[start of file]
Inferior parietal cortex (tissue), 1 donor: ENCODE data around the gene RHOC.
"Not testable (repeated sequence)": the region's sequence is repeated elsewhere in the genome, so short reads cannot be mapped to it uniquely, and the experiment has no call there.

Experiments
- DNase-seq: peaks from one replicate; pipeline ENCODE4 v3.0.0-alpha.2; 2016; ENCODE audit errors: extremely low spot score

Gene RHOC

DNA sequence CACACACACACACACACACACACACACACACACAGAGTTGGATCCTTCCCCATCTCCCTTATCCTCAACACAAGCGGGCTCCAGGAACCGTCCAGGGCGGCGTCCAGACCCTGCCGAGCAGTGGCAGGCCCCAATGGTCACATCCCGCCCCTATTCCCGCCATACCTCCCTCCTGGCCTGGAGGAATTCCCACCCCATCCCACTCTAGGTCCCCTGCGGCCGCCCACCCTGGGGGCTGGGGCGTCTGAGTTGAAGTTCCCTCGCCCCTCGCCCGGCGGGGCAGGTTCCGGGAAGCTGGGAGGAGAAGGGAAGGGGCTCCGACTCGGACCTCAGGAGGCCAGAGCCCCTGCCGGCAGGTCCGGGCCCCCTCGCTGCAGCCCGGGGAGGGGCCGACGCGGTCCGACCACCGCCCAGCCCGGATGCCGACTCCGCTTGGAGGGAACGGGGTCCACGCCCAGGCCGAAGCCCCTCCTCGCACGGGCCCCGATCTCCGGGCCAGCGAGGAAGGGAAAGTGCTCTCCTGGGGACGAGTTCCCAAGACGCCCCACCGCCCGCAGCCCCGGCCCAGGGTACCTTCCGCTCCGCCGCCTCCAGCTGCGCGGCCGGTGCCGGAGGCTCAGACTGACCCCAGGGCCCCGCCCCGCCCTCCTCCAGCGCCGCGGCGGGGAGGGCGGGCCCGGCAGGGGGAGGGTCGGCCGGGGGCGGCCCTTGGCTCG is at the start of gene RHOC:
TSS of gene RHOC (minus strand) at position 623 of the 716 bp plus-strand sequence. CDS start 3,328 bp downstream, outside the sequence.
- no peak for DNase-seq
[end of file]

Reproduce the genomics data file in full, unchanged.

Inferior parietal cortex (tissue), 1 donor: ENCODE data around the gene RHOC.
"Not testable (repeated sequence)": the region's sequence is repeated elsewhere in the genome, so short reads cannot be mapped to it uniquely, and the experiment has no call there.

Experiments
- DNase-seq: peaks from one replicate; pipeline ENCODE4 v3.0.0-alpha.2; 2016; ENCODE audit errors: extremely low spot score

Gene RHOC

DNA sequence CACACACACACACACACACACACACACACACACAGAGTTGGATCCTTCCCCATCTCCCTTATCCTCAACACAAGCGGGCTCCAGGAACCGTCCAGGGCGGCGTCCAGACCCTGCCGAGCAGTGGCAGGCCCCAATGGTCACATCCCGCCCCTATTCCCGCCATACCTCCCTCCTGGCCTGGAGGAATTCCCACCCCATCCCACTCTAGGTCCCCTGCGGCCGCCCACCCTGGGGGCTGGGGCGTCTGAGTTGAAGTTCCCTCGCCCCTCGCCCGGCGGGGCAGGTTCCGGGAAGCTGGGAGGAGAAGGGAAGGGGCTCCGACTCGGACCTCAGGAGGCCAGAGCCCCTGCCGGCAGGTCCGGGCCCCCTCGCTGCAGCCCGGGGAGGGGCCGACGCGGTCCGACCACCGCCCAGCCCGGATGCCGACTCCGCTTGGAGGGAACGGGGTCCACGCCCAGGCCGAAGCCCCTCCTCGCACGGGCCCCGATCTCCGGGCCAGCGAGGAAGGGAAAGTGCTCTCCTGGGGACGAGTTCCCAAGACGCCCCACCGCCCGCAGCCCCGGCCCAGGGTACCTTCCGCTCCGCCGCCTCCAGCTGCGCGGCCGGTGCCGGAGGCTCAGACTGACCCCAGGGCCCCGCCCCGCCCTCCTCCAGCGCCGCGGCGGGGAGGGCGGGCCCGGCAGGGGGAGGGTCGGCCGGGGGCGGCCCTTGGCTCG is at the start of gene RHOC:
TSS of gene RHOC (minus strand) at position 623 of the 716 bp plus-strand sequence. CDS start 3,328 bp downstream, outside the sequence.
- no peak for DNase-seq